Kalinda is an enigma and it’s why we love her. The few things we know about her don’t inspire a lot of confidence in her person. She’s ruthless and capable and she will never hesitate to run and lie even when staying or the truth might do her better.

For her a big character moment isn’t so much her admission of queerness to Alicia at the top of the hour but her resolve to stay behind and protect Alicia at the end of the hour.

That’s a huge thing for her to do. All the other moments of the episode. The “flexible” discussion. Admitting she’s married and her husband is incredibly dangerous. Those were things the season has been leading up to. Moments of her finally being readily honest with Alicia and allowing their friendship to be more than what it has been in the past.

But loading up her wall pistol and calmly sitting in a chair and waiting for the hammer she’s been running from for five years to fall? All to protect Alicia? That’s a Paul on the road to Damascus kind of breakthrough.

Sadly she was the only one really experiencing that level of massive character change. Will and Diane were too busy battling everyone’s favorite 80s Dream Team of litigious beauty, Michael J. Fox and Martha Plimpton.

BOOM. Fist bump.

As much as I love them and the characters they play and as much as it warmed my heart to see them tearing things up I still felt a little…let down? Part of the charm of both characters is how brutally efficient and successful they are at achieving their goals. We love to watch them be a thorn in Lockhart & Gardener’s side. We love watching them individually. But paired up? It was too much of a good thing. Like eating a perfectly grilled ribeye immediately followed by ice cream. Give me a chance to savor it damn it!

They were still perfection. His attempts to ingratiate himself with the Perfect Stranger judge in a wheelchair was just cringe-worthy and her baby. HER BABY.

Haters gonna hate.

The child helped capped off a moment that was absolutely ridiculous and one that proved that The Good Wife might be one of the strongest comedies on television. They’re not content to keep things dour like the plethora of cable dramas they compete with at the Emmys each year. They like to have fun. And thus we get the awkward elevator sequence that culminates in Alan Cummings only real appearance of the night.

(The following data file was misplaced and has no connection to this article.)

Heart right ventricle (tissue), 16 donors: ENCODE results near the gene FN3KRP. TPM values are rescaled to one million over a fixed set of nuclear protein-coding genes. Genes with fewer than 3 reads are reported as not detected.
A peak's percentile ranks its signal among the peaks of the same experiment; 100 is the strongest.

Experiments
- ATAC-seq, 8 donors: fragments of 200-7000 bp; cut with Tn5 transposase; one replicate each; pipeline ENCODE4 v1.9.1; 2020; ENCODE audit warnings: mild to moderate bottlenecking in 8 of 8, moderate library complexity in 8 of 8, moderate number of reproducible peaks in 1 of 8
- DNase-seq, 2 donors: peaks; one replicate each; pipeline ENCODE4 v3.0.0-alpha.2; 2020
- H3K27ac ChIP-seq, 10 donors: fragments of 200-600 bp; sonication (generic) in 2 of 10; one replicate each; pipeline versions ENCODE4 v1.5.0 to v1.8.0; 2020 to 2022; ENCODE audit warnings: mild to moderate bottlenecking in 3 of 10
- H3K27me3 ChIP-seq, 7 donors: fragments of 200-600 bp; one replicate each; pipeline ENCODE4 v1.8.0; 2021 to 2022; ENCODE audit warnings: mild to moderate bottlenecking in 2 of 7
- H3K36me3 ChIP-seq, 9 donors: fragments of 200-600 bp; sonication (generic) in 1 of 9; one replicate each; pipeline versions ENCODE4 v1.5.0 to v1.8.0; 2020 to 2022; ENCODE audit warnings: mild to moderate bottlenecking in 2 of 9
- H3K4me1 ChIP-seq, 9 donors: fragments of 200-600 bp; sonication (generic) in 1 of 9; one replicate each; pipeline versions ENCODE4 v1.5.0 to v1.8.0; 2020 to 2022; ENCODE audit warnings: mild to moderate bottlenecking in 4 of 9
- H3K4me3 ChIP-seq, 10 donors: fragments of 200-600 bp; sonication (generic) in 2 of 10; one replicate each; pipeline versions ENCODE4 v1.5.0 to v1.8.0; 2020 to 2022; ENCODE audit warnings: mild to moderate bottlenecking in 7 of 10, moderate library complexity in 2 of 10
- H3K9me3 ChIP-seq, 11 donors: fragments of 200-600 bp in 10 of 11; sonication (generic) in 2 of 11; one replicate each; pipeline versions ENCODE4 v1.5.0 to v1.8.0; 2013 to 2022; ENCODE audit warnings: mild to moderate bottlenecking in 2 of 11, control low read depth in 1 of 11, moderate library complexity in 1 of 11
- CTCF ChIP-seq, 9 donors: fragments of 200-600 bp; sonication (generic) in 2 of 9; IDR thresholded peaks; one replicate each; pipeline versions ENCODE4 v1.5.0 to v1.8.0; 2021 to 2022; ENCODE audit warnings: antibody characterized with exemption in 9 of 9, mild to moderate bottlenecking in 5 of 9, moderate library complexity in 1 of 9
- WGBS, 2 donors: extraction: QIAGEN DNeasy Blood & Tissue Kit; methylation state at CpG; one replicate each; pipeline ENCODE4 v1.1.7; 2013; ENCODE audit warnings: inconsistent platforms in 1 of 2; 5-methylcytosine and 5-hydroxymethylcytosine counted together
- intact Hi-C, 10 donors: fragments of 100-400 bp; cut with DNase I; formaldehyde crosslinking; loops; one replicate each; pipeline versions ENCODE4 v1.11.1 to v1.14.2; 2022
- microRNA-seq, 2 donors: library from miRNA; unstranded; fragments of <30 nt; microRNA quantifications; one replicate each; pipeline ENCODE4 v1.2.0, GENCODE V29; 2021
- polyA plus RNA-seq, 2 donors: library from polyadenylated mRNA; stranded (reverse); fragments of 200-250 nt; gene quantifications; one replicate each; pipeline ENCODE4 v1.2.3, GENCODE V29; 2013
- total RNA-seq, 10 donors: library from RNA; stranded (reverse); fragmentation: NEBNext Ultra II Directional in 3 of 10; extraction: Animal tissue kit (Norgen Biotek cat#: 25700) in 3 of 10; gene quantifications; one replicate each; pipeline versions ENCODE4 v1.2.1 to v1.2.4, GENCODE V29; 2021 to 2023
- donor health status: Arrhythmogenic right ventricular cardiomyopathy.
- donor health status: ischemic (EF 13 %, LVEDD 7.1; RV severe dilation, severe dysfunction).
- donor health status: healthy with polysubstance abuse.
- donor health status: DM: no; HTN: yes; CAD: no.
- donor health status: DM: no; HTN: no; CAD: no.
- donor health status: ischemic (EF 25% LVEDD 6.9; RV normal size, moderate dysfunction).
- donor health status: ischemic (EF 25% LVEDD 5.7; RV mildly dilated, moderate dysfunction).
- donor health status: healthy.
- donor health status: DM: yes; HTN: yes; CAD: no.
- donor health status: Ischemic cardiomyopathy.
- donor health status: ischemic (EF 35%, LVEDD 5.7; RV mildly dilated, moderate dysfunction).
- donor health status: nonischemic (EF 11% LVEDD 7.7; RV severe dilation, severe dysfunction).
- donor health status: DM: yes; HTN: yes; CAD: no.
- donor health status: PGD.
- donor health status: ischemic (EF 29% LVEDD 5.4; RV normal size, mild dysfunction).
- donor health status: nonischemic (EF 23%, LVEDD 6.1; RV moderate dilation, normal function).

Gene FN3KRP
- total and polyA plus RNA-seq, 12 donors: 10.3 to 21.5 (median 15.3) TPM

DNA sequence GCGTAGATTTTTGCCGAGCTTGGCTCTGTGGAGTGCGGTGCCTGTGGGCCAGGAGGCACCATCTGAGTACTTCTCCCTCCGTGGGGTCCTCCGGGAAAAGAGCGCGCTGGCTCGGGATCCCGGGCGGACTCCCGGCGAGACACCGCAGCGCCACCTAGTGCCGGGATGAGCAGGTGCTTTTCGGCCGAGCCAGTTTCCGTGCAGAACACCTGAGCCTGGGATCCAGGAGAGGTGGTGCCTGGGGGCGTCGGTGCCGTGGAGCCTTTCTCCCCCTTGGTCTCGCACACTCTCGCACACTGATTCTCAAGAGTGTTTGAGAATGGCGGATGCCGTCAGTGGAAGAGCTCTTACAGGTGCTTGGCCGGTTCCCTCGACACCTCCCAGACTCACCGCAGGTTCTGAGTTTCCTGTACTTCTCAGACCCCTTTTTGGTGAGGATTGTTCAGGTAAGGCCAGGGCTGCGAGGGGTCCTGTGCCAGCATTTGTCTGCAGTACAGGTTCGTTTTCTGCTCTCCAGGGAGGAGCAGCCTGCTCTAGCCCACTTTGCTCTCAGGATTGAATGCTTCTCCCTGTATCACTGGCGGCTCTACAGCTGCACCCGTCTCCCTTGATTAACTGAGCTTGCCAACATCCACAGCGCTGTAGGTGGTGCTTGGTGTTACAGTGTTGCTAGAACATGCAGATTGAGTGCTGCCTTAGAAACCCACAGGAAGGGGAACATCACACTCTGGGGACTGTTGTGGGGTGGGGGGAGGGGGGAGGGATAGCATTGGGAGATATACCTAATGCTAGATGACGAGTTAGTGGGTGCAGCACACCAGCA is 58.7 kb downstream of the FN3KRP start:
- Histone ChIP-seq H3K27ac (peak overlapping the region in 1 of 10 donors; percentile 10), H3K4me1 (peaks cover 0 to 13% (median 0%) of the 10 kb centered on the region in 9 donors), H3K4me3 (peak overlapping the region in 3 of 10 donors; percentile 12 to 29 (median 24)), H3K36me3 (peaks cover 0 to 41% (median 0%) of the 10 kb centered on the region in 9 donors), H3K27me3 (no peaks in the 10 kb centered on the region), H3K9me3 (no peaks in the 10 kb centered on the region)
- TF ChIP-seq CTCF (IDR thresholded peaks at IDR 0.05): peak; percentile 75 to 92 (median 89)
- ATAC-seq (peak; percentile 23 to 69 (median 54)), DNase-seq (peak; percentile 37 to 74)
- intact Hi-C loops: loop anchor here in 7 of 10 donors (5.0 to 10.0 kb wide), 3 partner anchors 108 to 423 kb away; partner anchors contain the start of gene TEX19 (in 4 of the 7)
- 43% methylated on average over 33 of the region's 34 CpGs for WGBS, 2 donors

We also get legitimately tender moments from jackasses like Peter. Because let’s face it, the guy is a jerk. He can throw himself under the bus to save his wife’s firm and he can say excellent things like “I’m not trying to colonize the past,” but he repeatedly cheated on his wife, stole money to pay for hookers and has done a whole wealth of other things that reveal him to be not a nice person.

Yet he’s still kind of great? While it is certainly easy to be irritated with Alicia’s final moments of confusion over him it is also just as easy to understand it. There’s something familiar about Peter. Being with him is easy for her if she can forget the bad, and joining up with him to deal with Jackie. Commiserating over the special brand of crazy. It makes them both forget why everything went wrong in the first place.

It’s natural and wonderful and I’m constantly surprised that the show manages to drag this relationship out so long. They’ve essentially been separated for three years and it has always, at every turn, felt real.

As finales go this one was a funny one. There was no massive cliffhanger involving explosions, gun play or heated embraces. Things came to a natural end (Lockhart and Gardener are in financial trouble and have lost their most lucrative client, Cary has found a new home at his old firm, Alicia has agreed to help with the governor campaign). The real cliffhangers were entirely emotional. Will Alicia take the easy route and go inside to have dinner with her children and their father or will she walk away (WALK GIRL. WALK FAST.)? Kalinda sat in wait for a man. He could be on the other side of the door. Or it could be Cary attempting to reignite the most tepid romance on television, or crazy FBI Agent Lana stopping by for a midnight fun town session. Her cliffhanger, again wasn’t about the mortal peril she might be in, but in the massive change her character underwent just sticking around.